Refers to the highest native (or 'base') ISO setting. Higher ISO is necessary for low-light situations or night photography, but higher ISOs often introduce grain or noise.
Minimum ISO (Expanded)
Expanded (or extended) ISO is a digitally enhanced feature available on some cameras. It allows you to push beyond the native ISO range if necessary.
Maximum ISO (Expanded)
Expanded (or extended) ISO is a digitally enhanced feature available on some cameras. It allows you to push beyond the native ISO range if necessary.
Minimum Shutter Speed
The minimum shutter speed will tell you the longest exposure your camera can take without using an external accessory.
30 s
60 s
Maximum Shutter Speed
The maximum shutter speed tells you the length inside 1 second the camera will capture. These can sometimes be extended with accessories such as extra external batteries.
1/ 4000 s
1/ 16000 s
Autofocus Points
Autofocus points show where the camera is focusing graphically as squares or brackets in Live View or on an electronic viewfinder. These points are also used for light meter readings.
In-body Stabilization
In-body Stabilization means the camera has a certain technology embedded that counteracts camera shake.
Viewfinder Type
The viewfinder type is either electronic or optical. Electronic viewfinders will have a small screen in the viewfinder. Optical viewfinders will use prisms and mirrors to look through the lens.
Optical (pentamirror)
Viewfinder Resolution
2,360,000 dots

Nikon D5600 vs Panasonic Lumix DMC-G80 Video Performance

The Nikon D5600 outperforms the Panasonic Lumix DMC-G80 in video capabilities with a score of 70/100, while the Panasonic Lumix DMC-G80 scores 56/100. Both cameras have some common specifications, such as a maximum video resolution and time-lapse functionality.

The Nikon D5600 and Panasonic Lumix DMC-G80 differ in their maximum video resolution and dimensions. The Nikon D5600 offers Full HD resolution with dimensions of 1920 x 1080, while the Panasonic Lumix DMC-G80 has a 4K resolution with dimensions of 3840 x 2160. Moreover, the Nikon D5600 has a higher maximum video frame rate at 60fps compared to the Panasonic Lumix DMC-G80, which has a maximum frame rate of 30fps. The Nikon D5600 also has built-in time-lapse functionality, giving it an advantage over the Panasonic Lumix DMC-G80, which lacks this feature.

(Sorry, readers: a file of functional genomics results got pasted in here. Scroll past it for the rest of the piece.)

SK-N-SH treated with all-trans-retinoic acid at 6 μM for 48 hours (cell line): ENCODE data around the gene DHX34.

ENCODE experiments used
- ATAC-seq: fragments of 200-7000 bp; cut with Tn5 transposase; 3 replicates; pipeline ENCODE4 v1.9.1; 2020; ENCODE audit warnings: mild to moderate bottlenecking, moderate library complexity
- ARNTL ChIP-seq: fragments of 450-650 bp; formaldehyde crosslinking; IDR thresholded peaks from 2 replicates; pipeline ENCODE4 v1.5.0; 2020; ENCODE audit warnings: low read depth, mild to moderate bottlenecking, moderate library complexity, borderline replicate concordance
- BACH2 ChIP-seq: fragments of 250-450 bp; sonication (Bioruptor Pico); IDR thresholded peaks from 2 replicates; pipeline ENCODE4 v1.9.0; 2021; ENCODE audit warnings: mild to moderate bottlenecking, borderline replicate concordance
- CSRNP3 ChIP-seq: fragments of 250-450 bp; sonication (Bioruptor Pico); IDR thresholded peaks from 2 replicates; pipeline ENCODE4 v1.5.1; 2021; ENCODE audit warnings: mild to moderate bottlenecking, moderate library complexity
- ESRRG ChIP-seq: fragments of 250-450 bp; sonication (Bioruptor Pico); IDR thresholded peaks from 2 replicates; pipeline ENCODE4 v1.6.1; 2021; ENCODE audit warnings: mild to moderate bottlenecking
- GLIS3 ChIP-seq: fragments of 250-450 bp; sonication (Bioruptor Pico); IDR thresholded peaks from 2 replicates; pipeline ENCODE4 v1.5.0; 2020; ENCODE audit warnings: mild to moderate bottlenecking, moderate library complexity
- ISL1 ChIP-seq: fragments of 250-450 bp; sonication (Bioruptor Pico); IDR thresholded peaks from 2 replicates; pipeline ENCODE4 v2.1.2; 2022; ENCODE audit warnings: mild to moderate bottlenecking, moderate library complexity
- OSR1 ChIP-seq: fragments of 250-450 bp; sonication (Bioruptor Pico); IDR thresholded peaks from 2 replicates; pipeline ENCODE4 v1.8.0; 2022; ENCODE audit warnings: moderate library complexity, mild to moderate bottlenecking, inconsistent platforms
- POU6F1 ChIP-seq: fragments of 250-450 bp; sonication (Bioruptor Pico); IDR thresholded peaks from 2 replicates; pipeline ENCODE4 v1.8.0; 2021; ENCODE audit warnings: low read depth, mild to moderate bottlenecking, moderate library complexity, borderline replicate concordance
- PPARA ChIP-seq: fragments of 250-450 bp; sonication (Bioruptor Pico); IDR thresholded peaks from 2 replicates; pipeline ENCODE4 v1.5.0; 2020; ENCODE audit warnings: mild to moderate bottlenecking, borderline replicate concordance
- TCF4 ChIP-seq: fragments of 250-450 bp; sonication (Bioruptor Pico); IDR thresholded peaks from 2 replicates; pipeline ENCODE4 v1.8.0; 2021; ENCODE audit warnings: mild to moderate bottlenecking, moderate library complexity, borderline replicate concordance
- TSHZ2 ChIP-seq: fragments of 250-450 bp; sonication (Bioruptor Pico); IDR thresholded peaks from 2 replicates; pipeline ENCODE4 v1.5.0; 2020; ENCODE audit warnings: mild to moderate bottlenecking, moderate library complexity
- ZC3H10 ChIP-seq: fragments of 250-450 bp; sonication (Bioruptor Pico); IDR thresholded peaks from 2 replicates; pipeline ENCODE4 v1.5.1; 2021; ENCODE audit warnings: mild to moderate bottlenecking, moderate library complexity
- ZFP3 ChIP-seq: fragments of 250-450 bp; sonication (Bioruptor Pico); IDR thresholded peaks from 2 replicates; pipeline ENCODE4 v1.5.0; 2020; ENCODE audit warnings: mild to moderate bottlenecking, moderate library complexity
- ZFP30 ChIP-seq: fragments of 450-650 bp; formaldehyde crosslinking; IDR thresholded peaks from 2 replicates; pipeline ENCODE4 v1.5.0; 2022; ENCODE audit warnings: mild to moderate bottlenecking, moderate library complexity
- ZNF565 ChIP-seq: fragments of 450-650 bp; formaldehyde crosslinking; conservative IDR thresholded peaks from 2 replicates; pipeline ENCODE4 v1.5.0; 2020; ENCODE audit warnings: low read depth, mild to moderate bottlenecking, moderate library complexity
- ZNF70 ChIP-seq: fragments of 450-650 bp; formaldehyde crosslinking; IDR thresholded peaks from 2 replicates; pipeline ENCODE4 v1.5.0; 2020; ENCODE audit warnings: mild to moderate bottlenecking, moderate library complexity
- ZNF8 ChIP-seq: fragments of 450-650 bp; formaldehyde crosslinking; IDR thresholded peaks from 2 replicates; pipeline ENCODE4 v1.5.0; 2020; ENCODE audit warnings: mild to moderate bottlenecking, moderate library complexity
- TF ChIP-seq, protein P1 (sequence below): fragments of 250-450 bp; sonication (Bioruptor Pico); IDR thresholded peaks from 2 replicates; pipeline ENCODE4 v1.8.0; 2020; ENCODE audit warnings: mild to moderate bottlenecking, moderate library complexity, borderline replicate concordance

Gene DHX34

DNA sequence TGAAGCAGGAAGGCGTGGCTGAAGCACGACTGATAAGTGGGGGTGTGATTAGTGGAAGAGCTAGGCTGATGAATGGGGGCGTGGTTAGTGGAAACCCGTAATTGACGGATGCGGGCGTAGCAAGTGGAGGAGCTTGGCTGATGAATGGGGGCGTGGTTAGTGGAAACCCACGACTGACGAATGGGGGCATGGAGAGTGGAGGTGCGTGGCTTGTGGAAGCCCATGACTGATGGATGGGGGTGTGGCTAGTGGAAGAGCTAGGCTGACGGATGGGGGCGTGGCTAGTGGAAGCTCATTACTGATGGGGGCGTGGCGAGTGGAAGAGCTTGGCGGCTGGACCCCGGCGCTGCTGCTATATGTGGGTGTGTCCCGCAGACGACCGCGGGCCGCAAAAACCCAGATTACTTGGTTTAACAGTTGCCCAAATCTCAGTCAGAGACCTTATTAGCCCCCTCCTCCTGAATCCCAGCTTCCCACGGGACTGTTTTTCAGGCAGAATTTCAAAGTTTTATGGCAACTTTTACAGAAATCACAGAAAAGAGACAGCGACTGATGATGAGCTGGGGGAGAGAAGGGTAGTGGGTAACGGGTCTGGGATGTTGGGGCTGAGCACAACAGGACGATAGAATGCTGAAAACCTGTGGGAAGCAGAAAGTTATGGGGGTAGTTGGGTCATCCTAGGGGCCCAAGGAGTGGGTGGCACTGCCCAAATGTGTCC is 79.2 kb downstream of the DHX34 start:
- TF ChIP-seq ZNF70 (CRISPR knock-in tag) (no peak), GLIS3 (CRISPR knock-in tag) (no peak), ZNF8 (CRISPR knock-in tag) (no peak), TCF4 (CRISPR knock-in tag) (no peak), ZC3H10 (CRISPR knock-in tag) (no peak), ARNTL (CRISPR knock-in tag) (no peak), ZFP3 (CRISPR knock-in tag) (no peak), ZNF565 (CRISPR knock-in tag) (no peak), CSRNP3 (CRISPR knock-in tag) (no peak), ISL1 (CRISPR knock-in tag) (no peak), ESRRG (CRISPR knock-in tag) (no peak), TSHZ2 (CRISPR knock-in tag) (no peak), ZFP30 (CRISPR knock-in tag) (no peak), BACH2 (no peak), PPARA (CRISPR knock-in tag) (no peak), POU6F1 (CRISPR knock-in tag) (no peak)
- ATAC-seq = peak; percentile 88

The Panasonic Lumix DMC-G80, despite its lower score, has a better maximum video resolution (4K) compared to the Nikon D5600 (Full HD). This higher resolution allows for more detailed and sharper video footage. However, this advantage is offset by the lower maximum frame rate and the absence of built-in time-lapse functionality.

Given these differences, the Nikon D5600 is the better choice for users who prioritize video capabilities. Its higher frame rate, built-in time-lapse functionality, and overall higher video score make it a more versatile camera for video recording. The Panasonic Lumix DMC-G80, while having a higher video resolution, falls short in other areas and is less suitable for those who prioritize video performance.

Indicates if this camera is capable of recording video.
Max Video Resolution
The best resolution this camera can capture video in. Modern cameras can capture up to 8K video.
Full HD
Max Video Dimensions
Video resolution measured by the greatest number of pixels possible in each frame, width by height. A higher resolution means more detail or clarity in your video.
1920 x 1080 px
3840 x 2160 px
Max Video Frame Rate
How many frames per second your video will capture. Most cameras have options for multiple frame rates, depending on the resolution you shoot in. For a general video, 24p or 30p is the standard, but more serious filmmakers may need a higher frame rate for creative effect.
60 p
30 p
Time-Lapse Built In
A built in time-lapse mode will allow continuous shooting throughout a prolonged period of time to be compressed into a sped up video.
Video File Format
Different cameras can record in various video file formats. The File format you record in can impact how you edit and use the files.

Nikon D5600 vs Panasonic Lumix DMC-G80 Features and Benefits

The Nikon D5600 emerges as the winner in the features comparison with a score of 72/100, while the Panasonic Lumix DMC-G80 trails closely behind with a score of 70/100. Both cameras share several specifications, including touchscreen capability, flip screens, a lack of GPS, and WIFI connectivity. However, there are notable differences that contribute to the Nikon D5600’s higher score and advantages over the Panasonic Lumix DMC-G80.